Fatty hydroxamic acids (FHA) have been successfully synthesized from palm oils by a one-step lipase catalyzed reaction. The use of immobilized lipase as the catalyst for the preparation reaction provides an easy isolation of the enzyme from the products and other components in the reaction mixture. In addition, it also allows the reaction to be carried out under mild conditions, which reduces the reaction’s side products. The percentages of conversion of commercial palm olein (CPOn), RBD (refined, bleached and deodorized) palm olein (POn), RBD palm oil (PO), RBD palm stearin (PS) and RBD palm kernel olein (PKOn) into their fatty hydroxamic acids are 89, 79, 77, 90 and 98, respectively.
Refined and bleached sesame oil (Sesamum indicum L.) contains sesame lignans, mainly sesamin and episesamin, and they are isolated from refined sesame oil. The in vitro antioxidant properties of sesame lignans and sesamol are investigated on oxidative modification of human plasma, low-density lipoprotein (LDL) and erythrocyte membrane lipid. Blood samples are collected from diabetic and non-diabetic (normal) healthy individuals. Sesame lignans and sesamol are added at 0.05% and 0.1% concentrations to plasma, LDL and erythrocyte membrane isolated from the respective blood samples and peroxidations are determined against control samples. A significant increase of peroxidation levels was observed consequently in diabetic control blood and the non-diabetic control blood. Sesamol and sesame lignans decreased lipid peroxidation. The findings suggest that sesamol and sesame lignans (mainly sesamin and episesamin) are potentially effective antioxidants that can protect plasma, LDL and erythrocyte membrane from oxidation which may be effective in reducing the risk of coronary heart disease in diabetes.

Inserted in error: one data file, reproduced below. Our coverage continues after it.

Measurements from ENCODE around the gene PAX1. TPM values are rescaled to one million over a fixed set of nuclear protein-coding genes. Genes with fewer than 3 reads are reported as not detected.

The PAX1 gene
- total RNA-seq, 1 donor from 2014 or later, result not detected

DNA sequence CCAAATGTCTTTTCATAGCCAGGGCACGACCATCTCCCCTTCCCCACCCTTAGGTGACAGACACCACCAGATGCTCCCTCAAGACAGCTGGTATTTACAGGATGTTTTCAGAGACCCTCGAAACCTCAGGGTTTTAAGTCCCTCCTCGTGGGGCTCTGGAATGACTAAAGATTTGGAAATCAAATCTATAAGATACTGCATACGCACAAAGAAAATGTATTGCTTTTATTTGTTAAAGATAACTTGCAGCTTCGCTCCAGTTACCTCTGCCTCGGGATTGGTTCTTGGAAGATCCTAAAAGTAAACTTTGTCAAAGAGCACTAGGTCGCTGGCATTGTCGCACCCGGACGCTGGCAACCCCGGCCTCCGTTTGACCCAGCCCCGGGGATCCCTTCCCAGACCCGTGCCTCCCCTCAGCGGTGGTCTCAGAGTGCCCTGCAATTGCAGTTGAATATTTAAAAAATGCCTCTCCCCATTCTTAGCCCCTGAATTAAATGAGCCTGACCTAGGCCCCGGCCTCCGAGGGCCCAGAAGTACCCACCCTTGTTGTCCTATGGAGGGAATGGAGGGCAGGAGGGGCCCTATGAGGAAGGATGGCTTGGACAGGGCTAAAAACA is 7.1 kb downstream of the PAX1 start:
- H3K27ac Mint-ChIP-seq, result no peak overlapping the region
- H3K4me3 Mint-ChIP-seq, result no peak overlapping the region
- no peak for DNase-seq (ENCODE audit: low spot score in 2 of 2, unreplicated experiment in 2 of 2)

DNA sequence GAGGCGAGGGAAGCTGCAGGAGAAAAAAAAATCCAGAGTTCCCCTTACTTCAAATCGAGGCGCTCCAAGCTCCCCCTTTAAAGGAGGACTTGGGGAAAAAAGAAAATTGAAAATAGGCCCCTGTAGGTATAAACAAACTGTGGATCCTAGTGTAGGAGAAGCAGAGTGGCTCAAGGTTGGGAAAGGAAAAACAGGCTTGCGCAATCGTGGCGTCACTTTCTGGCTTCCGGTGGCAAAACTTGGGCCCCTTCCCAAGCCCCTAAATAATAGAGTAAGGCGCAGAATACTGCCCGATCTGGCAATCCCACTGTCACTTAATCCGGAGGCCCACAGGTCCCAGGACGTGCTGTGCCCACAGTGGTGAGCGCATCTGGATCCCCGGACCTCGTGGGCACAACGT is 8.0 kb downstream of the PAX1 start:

For clarification of physiological effects of dietary maize and yeast sphingolipids on colon cancer in vivo, we investigated the effects of dietary maize and yeast cerebrosides on 1,2-dimethylhydrazine (DMH) -induced aberrant crypt foci (ACF) formation in mouse large intestine. After 10 weeks of maize and yeast cerebroside feeding and DMH administration, DMH-induced ACF formation was significantly suppressed in all large intestines of these mice. When lipids in the feces of mice fed maize and yeast cerebrosides were analyzed, maize and yeast cerebrosides decomposed by intestinal enzyme and/or microflora were observed. The present study demonstrated that DMH-induced ACF formation could be inhibited in mouse large intestine by maize and yeast cerebrosides. Daily ingestion of these compounds may serve to suppress colon carcinoma in humans.
Bis(sodium sulfate) surfactants each bearing two alkyl groups were easily prepared by the acid-catalyzed transesterification of diethyl tartrate with fatty alcohols (octyl, decyl, or dodecyl) and subsequent sulfation with sulfamic acid without any expensive reagents and special equipment. These surfactants had better water-solubility, smaller critical micelle concentration (cmc) and lower surface tension at cmc compared to sodium dodecylsulfate and sodium tetradecylsulfate. These surfactants bearing octyl or decyl chains had low-foaming properties and good solubility in hard water. They decomposed easily into nonsurface-active species under acidic or alkaline conditions. Their biodegradabilities were almost the same as that of sodium dodecanoate.